Do you taste what you eat?

Graphic: WellnessCampaign.org

When you eat, do you pay attention to what you’re eating? Would it make a difference to your health if you did?

I’m talking about everything that goes in your mouth. Breakfast, lunch, snacks. Are you actually noticing what the food tastes like?

I work at home. As a result, I eat all three meals and an afternoon snack in the kitchen, except when out meeting somebody. Typically, that has meant I was reading something. Why not get something else done at the same time?

But I have realized something. For me, eating is shoveling. I eat quickly and mechanically. I don’t concentrate, because I’m usually doing something else. As a result, I often get to the meal without any memory of having eaten it at all.

So for one whole week, I decided to do things differently. (This was an exercise for my wellness group.)

First, before eating, I would take a moment to concentrate. (If you are religious, this is when you would say grace; I don’t do that, but I do pause and reflect.) Then, I would eat . . . and only eat. No reading the newspaper or reports or printouts. No mobile phone. No tablet. No television. For one week, if I was eating, I was only eating.

This was an exercise in mindful eating. I had to notice what I was eating.

And an amazing thing happened.

I actually tasted what I was eating. And I ate it more slowly.

The flavors were terrific. And I’m talking pretty ordinary stuff. Cereal or eggs or peanut butter on toast for breakfast. Leftovers or sandwiches for lunch. Cheese or apples for snacks. It all tasted great. I really enjoyed it.

When you eat quickly and mindlessly, your body does not recognize satiety — through an increase in blood sugar, and through fullness in your stomach — for perhaps 20 minutes. This is a big problem for me. I keep eating, because I don’t realize yet that I am full. It is not an exaggeration to say that this one factor is what is keeping me overweight.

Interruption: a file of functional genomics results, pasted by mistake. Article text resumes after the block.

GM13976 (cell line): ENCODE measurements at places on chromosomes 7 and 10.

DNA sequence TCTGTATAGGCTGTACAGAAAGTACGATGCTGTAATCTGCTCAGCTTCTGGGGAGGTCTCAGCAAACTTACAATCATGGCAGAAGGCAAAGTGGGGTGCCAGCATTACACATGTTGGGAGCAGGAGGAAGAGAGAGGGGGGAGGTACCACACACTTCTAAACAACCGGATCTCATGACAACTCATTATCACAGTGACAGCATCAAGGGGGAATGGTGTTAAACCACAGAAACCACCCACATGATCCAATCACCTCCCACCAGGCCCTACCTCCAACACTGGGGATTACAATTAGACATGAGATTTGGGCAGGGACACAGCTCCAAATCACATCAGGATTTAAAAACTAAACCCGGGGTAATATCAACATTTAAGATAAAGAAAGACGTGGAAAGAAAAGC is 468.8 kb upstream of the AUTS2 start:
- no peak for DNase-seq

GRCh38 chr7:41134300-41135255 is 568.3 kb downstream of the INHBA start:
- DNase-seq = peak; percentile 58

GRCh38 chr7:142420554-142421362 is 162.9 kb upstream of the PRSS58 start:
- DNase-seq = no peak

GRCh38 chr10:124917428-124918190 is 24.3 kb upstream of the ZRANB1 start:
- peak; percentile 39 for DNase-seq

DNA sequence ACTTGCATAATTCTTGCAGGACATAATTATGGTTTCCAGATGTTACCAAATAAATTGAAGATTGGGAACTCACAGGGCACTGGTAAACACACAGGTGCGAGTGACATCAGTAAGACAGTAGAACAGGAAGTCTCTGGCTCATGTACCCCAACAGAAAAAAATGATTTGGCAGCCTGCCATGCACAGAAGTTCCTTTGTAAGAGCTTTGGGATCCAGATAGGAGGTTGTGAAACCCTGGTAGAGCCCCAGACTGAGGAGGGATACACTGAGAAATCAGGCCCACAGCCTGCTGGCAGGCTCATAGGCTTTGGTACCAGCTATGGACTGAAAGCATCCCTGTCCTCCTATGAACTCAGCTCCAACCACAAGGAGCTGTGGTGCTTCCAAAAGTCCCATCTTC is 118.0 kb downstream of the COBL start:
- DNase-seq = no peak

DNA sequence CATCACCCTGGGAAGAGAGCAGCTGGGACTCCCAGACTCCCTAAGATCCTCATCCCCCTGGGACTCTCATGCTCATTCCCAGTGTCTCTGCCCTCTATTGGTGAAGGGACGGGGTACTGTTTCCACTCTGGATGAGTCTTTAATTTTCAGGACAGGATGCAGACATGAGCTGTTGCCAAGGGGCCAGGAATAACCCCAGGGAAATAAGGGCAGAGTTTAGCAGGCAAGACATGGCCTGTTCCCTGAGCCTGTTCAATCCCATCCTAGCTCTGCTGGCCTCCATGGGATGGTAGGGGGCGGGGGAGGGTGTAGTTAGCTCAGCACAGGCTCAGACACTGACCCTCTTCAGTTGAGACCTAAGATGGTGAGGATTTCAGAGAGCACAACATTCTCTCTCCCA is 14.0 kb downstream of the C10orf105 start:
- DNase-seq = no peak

During my week of eating mindfully, my body had time to catch up and signal my brain. I didn’t end up overfull. And I ate less.

Now, the idea that eating less will help you lose weight is stupefyingly simple. But it’s so much harder to do than to say. If you’re shoveling instead of eating mindfully, if you’re not noticing the flavors, if you’re eating quickly, then eating less means stopping eating when you are still hungry and waiting. This sounds like an issue of will power, but your will is no match for hunger and habit.

But when you eat mindfully and slowly, you get the satiety signal in time to stop. You stop being hungry.

I lost about a pound a half in this week ok eating mindfully.

And I enjoyed the food more.

And I didn’t suffer much hunger.

I will see how long I can keep it up. Not reading while eating is a difficult habit to maintain, especially when we’re all busy. But if you treat the humblest sandwich as if it were a gourmet meal, it makes a difference.

2 responses to “Do you taste what you eat?

  1. Guess you could say “good food for thought!”.
    Josh you are the button. My wife and I had a similar conversation over dinner earlier this week. In the “DVR” age there is no programing needs to be watched during a meal.

  2. I agree that it’s important to pay attention to the experience of eating. Paying attention to the sensual experience of food leads to being more interested and demanding, in the same way that paying attention to music helps develop your musical taste and paying attention to the books you read helps develop your literary taste. With food it can lead to an even more beneficial development: cooking your own food. When you’re paying attention to the act of eating, before long you’ll notice the difference between processed foods (bland, salty, boring) and the home-cooked or good quality restaurant meals you happen to eat. When you realize that you can control the tastes, textures and ingredients yourself, and produce those that best please you and those you cook for, the path to eating more fresh fruits and vegetables and higher-quality ingredients is wide open.

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